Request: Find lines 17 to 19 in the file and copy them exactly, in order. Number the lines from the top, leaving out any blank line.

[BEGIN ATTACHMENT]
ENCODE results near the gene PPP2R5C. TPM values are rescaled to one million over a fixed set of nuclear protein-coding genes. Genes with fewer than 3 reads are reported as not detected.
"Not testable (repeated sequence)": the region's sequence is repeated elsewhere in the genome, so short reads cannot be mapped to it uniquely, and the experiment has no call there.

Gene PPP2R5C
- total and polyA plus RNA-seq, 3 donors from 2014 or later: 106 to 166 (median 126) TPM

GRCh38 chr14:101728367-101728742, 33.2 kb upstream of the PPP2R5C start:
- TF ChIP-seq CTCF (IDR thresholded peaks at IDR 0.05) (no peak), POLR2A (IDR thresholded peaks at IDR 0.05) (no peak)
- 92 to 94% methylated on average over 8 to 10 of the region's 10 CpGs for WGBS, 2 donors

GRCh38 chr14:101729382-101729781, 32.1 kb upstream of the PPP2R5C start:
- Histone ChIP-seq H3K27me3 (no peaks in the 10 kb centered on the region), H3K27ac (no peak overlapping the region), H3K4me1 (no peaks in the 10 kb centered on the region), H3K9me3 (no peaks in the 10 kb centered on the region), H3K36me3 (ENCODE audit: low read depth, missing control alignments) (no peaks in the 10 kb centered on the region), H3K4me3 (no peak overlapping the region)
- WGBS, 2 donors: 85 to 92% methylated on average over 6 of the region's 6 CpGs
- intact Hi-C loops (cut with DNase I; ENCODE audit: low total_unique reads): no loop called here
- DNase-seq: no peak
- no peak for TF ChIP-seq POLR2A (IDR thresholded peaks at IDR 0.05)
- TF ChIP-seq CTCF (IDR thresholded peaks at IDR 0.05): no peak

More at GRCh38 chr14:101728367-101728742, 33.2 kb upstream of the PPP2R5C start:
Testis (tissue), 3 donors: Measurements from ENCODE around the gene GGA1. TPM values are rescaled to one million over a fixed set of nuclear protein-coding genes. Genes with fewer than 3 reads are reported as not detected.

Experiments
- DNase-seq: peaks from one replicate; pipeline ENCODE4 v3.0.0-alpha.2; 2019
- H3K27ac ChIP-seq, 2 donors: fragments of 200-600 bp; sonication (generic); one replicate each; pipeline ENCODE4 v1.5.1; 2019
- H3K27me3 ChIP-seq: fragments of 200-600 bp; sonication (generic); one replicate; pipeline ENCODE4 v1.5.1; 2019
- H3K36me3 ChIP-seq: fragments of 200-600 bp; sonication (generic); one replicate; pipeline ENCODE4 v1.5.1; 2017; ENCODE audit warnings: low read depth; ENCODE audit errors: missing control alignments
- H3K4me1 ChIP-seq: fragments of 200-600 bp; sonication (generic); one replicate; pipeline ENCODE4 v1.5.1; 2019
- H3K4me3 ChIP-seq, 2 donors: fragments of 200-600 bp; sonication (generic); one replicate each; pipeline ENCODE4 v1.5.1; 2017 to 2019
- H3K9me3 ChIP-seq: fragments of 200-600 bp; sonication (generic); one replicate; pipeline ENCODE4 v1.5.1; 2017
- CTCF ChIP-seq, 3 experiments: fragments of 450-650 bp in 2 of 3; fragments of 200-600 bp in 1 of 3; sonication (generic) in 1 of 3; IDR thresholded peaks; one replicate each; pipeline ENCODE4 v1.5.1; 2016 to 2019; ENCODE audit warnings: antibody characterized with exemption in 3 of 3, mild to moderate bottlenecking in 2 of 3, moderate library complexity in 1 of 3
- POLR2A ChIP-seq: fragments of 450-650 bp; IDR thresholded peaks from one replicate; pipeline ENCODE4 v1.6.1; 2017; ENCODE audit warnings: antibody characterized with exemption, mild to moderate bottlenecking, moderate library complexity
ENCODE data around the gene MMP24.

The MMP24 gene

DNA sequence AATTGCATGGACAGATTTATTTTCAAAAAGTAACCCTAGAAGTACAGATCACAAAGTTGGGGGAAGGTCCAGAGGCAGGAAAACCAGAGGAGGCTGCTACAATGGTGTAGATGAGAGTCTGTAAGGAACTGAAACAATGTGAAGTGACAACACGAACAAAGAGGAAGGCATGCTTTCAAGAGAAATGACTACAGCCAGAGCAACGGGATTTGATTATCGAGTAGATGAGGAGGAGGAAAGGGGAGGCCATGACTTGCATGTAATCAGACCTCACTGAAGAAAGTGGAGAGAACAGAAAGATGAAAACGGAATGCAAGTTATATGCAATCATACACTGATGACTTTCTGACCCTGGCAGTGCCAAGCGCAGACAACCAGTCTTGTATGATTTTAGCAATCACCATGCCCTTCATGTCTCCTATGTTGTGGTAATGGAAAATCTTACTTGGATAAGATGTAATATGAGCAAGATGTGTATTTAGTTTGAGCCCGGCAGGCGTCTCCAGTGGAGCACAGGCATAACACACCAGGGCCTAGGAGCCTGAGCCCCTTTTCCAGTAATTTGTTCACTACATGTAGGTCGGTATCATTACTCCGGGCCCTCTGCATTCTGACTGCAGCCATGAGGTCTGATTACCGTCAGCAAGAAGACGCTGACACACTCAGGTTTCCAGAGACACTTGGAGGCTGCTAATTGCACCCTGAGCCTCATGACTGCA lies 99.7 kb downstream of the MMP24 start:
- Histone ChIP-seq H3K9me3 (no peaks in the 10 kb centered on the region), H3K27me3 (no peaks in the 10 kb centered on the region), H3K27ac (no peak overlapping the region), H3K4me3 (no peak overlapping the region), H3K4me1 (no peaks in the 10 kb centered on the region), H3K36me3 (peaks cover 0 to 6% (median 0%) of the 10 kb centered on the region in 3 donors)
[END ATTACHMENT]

Experiments
- DNase-seq: peaks from one replicate; pipeline ENCODE4 v3.0.0-alpha.2; 2019
- H3K27ac ChIP-seq, 2 donors: fragments of 200-600 bp; sonication (generic); one replicate each; pipeline ENCODE4 v1.5.1; 2019